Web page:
As soon as the refugees’ arrival was confirmed, the Red Cross put out a call for donations, Bryndís says. Locals were quick to respond, with people in Ísafjarðarbær and the surrounding towns, such as Bolungarvík and Súðavík, pooling their resources and donating funds, clothing, furniture, and whatever else might be of use. The support families then sorted through these donations, and furnished the apartments that the municipality had provided for the soon to arrive refugee families, in an apartment building in the centre of Ísafjörður.

Eager, Willing

As part of Ísafjörður’s municipal government in the mid 90s, local doctor Þorsteinn Jóhannesson was among those who made the initial decision to invite refugees to Ísafjörður, and the planning, organisation and allotment of municipal funds that followed. He remembers the time fondly. “All of us were eager and willing to make this all go as well as possible,” he explains, “not just Ísafjarðarbær’s mayor and municipal government—every part of the community: The townspeople, the schools and local health care administrators all eagerly prepared for the refugees’ arrival, making sure they knew what to do.”

When asked whether they faced any opposition to the endeavour, Þorsteinn responds there are always bound to be a few detractors. “Of course. But, we barely noticed. It was such a small contingent, a mostly silent minority.”



For the refugees’ first year in Ísafjörður, the adults were barred from working, says Bryndís, so they might spend their time and energy on acclimatizing to their new environment. Their expenses were paid for by the municipality, as they attended Icelandic language classes in the morning and seminars on Icelandic culture in the afternoon. The refugees’ other needs were also considered and tended to, Bryndís says, the programme for instance offering consistent psychological support.

Meanwhile, the children were enrolled in the local school, fairly effortlessly picking up the local language and culture. They were also made to take regular lessons in their mother tongue, with an experienced school teacher, Dragana Zastavnikovic, included in the group specifically so she could oversee that part of their education. Bryndís says that maintaining children’s connection to their native tongue and culture is a very important consideration—and that failing to do so can have grave consequenses, as has been consistently demonstrated in recent decades.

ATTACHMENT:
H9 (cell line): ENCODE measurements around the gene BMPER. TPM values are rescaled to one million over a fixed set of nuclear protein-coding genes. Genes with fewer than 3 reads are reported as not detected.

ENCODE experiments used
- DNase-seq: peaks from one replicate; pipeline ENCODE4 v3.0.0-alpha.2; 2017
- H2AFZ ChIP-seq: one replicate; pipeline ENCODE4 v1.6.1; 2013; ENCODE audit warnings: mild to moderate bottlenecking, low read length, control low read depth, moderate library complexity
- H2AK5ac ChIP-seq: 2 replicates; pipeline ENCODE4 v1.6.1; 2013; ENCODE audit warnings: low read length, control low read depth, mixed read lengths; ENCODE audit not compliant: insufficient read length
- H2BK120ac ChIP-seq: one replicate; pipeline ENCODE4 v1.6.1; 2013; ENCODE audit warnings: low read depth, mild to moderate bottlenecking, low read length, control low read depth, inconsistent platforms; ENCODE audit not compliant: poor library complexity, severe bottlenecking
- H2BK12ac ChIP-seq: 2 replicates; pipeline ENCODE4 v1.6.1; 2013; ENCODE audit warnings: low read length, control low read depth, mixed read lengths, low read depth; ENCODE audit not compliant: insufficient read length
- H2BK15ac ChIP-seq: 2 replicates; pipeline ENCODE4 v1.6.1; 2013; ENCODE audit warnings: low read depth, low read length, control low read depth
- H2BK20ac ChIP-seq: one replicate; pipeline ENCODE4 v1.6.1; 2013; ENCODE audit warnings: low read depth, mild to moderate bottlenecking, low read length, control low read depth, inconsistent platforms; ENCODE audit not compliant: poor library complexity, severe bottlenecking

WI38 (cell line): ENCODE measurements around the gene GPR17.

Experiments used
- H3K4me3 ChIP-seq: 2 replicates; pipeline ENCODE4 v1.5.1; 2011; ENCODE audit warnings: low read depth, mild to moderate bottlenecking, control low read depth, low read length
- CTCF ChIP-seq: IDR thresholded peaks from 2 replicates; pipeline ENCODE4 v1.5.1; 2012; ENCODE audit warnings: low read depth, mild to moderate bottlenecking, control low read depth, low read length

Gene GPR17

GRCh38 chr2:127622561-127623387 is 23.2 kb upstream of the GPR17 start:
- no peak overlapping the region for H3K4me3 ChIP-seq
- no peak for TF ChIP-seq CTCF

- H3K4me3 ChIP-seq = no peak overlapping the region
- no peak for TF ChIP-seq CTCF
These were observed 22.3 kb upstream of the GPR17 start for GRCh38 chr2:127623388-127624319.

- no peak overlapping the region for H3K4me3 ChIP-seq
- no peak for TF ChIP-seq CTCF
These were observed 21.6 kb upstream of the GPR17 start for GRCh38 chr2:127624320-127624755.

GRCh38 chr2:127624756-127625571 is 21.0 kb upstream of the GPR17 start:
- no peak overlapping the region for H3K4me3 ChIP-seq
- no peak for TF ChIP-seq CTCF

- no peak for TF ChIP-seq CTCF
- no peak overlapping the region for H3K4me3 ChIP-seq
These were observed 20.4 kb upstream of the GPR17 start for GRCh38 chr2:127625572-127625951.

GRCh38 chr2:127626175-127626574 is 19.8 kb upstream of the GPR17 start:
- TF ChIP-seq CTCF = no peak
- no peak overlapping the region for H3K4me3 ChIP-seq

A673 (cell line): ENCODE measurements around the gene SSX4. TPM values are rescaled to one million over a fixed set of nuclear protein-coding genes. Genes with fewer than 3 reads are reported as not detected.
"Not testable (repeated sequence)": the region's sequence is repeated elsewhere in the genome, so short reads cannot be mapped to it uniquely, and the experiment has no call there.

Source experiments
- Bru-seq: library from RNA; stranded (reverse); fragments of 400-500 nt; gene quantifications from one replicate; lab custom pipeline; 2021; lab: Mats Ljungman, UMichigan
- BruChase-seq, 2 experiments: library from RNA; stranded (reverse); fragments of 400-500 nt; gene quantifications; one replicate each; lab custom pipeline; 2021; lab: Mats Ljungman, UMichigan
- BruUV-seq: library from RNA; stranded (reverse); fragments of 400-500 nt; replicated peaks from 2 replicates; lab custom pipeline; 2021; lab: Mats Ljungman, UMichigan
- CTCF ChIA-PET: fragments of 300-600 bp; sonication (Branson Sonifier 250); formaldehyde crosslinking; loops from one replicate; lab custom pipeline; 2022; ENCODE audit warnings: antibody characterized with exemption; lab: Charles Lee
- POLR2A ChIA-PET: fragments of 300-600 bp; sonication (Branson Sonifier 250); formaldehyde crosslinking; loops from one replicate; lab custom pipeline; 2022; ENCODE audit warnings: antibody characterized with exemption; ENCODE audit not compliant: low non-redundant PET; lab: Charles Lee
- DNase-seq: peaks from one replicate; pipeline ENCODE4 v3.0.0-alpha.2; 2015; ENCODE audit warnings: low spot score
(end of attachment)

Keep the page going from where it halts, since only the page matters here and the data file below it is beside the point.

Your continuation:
“I don’t know what would have happened to us”

Denis Grbic was eleven years old when he arrived in Ísafjörður with his parents. “It was different than we expected when we arrived,” Denis reminisces. “It’s obviously a small town, and we had never been in a place like that before. But coming there still felt peaceful and nice after everything we had been through. It was great, really.”

After that first year in Ísafjörður, the families moved out of the apartment building, with some purchasing homes in town while others rented apartments in Ísafjörður and elsewhere.

Once they had acclimatised, the refugees eventually started seeking employment and opportunities outside of Ísafjörður. Some families stayed in the area for a year or so before moving on to places like Reykjavík, Akureyri, and Hafnarfjörður—where job opportunities were more ample and varied—while others remained in Ísafjörður for longer periods (although all of them have left by now, almost twenty years later).

“The idea was never that they would remain in Ísafjörður forever,” Bryndís explains. “The refugees we hosted came from big cities, and it seemed evident from the outset that they would eventually want expand their horizons and move on to somewhere bigger eventually.”